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Effects of combining occupationally relevant physical and cognitive tasks. A systematic review
University of Gävle, Faculty of Health and Occupational Studies, Department of Occupational Health Science and Psychology, Occupational Health Science. University of Gävle, Centre for Musculoskeletal Research.ORCID iD: 0000-0002-4283-4199
University of Gävle, Faculty of Health and Occupational Studies, Department of Occupational Health Science and Psychology, Occupational Health Science. University of Gävle, Centre for Musculoskeletal Research.ORCID iD: 0000-0003-1443-6211
University of Gävle, Faculty of Health and Occupational Studies, Department of Occupational Health Science and Psychology, Occupational Health Science. University of Gävle, Centre for Musculoskeletal Research.ORCID iD: 0000-0002-6668-5044
University of Gävle, Faculty of Engineering and Sustainable Development, Department of Building Engineering, Energy Systems and Sustainability Science, Environmental Science.ORCID iD: 0000-0003-4298-7459
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2023 (English)In: Annals of Work Exposures and Health, ISSN 2398-7308 , E-ISSN 2398-7316 , Vol. 67, no 3, p. 303-319Article in journal (Refereed) Published
Abstract [en]

Objectives

Physical and cognitive tasks occur together in many occupations. Previous reviews of combined tasks have mainly focused on their effects in a sports context. This review investigated to which extent combinations (concurrent or alternating) of occupationally relevant physical and cognitive tasks influence responses reflecting biomechanical exposure, stress, fatigue, performance, and well-being.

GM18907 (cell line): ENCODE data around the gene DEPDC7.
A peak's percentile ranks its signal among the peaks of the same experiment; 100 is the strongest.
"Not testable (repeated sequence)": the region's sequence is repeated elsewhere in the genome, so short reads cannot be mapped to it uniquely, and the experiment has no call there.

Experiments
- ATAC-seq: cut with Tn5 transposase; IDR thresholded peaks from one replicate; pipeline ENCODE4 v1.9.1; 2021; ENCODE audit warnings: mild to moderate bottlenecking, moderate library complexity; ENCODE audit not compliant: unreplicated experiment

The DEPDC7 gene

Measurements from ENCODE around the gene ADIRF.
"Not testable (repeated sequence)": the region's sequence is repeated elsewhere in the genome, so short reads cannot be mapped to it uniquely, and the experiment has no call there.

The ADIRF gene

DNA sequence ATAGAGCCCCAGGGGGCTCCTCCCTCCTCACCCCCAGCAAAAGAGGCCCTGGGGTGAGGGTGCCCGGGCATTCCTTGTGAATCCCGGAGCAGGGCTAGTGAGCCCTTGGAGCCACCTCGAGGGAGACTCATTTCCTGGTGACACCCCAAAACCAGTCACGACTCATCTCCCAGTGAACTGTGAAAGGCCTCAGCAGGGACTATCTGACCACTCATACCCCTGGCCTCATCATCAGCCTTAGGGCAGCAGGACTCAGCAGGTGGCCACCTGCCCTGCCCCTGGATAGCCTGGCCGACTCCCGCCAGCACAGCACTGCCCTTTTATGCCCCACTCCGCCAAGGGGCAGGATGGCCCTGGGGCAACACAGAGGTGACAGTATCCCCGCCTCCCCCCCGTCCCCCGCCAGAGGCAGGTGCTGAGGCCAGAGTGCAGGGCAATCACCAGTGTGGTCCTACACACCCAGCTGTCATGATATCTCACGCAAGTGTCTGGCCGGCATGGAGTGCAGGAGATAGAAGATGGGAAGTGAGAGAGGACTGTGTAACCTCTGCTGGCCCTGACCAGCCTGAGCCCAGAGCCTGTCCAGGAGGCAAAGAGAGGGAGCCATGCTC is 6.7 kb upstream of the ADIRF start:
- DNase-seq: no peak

Methods

We searched Scopus, Pubmed, Cinahl, and Psychinfo for controlled experiments investigating the effects of combinations of occupationally relevant physical and cognitive tasks in participants aged 18 to 70. In total, we identified 12 447 records. We added recent papers that had cited these studies (n = 573) to arrive at a total of 13 020 publications. After screening for relevance, 61 studies remained, of which 57 were classified to be of medium or high quality. Of the 57 studies, 51 addressed concurrent tasks, 5 alternating tasks, and 1 both concurrent and alternating tasks.

Results

Most studies of concurrent physical and cognitive tasks reported negative effects, if numerically small, on indicators of biomechanical exposure, fatigue, and performance, compared to a physical task alone. Results were mixed for stress indicators, and well-being was too little studied to justify any conclusions. Effects depended on the tasks, including their intensity and complexity. Alternating physical and cognitive tasks did not appear to influence outcomes much, compared to having passive breaks in-between physical tasks.

Conclusions

The reviewed evidence indicated that concurrent physical and cognitive work tasks have negative, yet small effects on biomechanical indicators, fatigue and performance, compared to performing the physical task alone, but only if the physical task is intense, and the cognitive task is complex. Alternating between physical and cognitive tasks may have similar effects as breaking up physical tasks by passive breaks, but studies were few. Future studies should address ecologically valid combinations of physical and cognitive tasks, in particular in controlled field studies devoted to the long-term effects of combined work.

Place, publisher, year, edition, pages
Oxford Academic , 2023. Vol. 67, no 3, p. 303-319
Keywords [en]
Physical work, Cognitive work, Fatigue, Stress, Performance
National Category
Occupational Health and Environmental Health
Research subject
Health-Promoting Work; Intelligent Industry
Identifiers
URN: urn:nbn:se:hig:diva-38363DOI: 10.1093/annweh/wxac082ISI: 000893669000001PubMedID: 36469430OAI: oai:DiVA.org:hig-38363DiVA, id: diva2:1648703
Funder
AFA Insurance, 120223Available from: 2022-03-31 Created: 2022-03-31 Last updated: 2023-03-16Bibliographically approved

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Mixter, SusannaMathiassen, Svend ErikJahncke, HelenaHygge, StaffanLyskov, EugeneHallman, David

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